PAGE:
Unit 3 More Crime and Less Punishment by keara

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									Unit 3 More Crime and Less Punishment

教学目的

了解美国司法制度中的关键概念。 学习文中一些长句的写法。 学习议论性文体中显著的写作特征。 通过课文理解与主题讨论使学生能够使用相关短语 与表达方式。 教学内容 讲述美国司法制度中的陪审团制度与主 要司法原则 课文的理解与分析 表达方式的学习与强化 议论文的写作技巧 学生辩论

教学重点

教学方法

课文的理解与分析 文中大量表达方式的学习与强化 议论文的写作技巧 讲授,问答,辩论,练习

Background information

1. About the author Richard MoranRichard Moran is a criminologist and a leading expert on the insanity defense, capital punishment, and the history of the electric chair. The author of numerous articles and reviews, Moran has also written articles for the Washington Post, Christian Science Monitor, New York Times, and Newsweek. The Executioner's Current is the story of how the electric chair developed out of an effort by one nineteenth-century electric company to discredit the other.

 2. Alcatraz Island  Alcatraz Island is one of Golden Gate National Recreation Area's most  popular destinations, offering a close-up look at a historic and infamous federal prison. Visitors to the island cannot only explore the remnants of the prison, but can also learn about the Indian occupation of 1969 - 1971, early military fortifications (the first U.S. fort on the coast), and the West Coast's first (and oldest operating) lighthouse. These structures and the island's many natural features are being preserved by the National Park Service which is working to make it accessible to visitors, preserve its buildings, protect its birds and other wildlife, and interpret its history.

 Warm-up  1. What do you now about jury system in America?  2. What is the guiding principle in criminal court in America?  3. What are the advantages and disadvantages of the principle?  4. What expressions do you know about crime, law and court?

 3.Jury system  The Jury trial is an important component in the judicial system. The jury  consists of 12 jurors, selected at random, which will, after hearing all the evidence and crossexamination, give a verdict of guilty or innocent. Then,the judge will pass sentence.  In many jurisdictions, the majority of a jury is not sufficient to find a defendant guilty, all 12 members must agree to the person‟s guilt.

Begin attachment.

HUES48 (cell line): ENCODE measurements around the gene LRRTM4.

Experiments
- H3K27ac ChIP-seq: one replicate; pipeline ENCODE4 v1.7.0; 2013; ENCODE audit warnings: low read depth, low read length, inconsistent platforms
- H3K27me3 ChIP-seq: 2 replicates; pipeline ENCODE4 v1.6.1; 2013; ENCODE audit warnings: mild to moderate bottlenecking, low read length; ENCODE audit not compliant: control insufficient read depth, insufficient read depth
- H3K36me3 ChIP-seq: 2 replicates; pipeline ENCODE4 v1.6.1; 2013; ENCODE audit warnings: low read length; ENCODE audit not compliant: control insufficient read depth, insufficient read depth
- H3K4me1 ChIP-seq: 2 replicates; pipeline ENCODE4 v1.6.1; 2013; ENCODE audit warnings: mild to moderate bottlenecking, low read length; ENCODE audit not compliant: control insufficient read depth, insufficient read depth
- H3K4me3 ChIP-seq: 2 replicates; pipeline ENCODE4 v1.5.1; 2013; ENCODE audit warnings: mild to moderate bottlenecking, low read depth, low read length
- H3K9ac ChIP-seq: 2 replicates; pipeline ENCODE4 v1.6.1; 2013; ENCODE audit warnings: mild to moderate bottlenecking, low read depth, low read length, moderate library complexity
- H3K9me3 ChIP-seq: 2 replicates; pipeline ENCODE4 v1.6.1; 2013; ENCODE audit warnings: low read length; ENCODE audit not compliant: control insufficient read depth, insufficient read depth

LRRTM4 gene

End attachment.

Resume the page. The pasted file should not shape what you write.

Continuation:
 Guiding principle  The court must prove the accused person‟s guilt beyond a reasonable doubt. In other words, the accused is held innocent until proved guilty.  In theory, the concept makes sure that a case is not misjudged and that an innocent person is not unjustly treated.  However, in other cases, this may help criminals to escape punishment for his lawyer can always raise a reasonable doubt concerning the evidence or the trustworthiness of the witnesses. Also, collecting evidence and having a trial or even summon a jury cost a lot of money.

 Famous trail of O.J. Simpson  Simpson, famous American football player and actor, was charged with murdering his former wife and her boy friend and eventually declared innocent.  The jury spent three hours deliberating the case that had produced 150 witnesses over 133 days and had cost $15 million to try.  Expressions related to crime, law and court  Correctional personnel to prosecute sb

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parole crime rate arrest record property crime

to prosecute sb to imprison/jail a criminal to supervise a criminal to execute a murderer

New words
 Get familiar with the new words and expressions in Glossary. Pay attention to the pronunciation and  special usage.

Text analysis
 1. General analysis  Part I (para.1-3) Introduction of the central idea: punishment does not reduce crimePart II (para. 4-9) Why punishment doesn't deter crime.Part III (para. 10) Conclusion: getting tough with criminals is not the answer to the crime problem.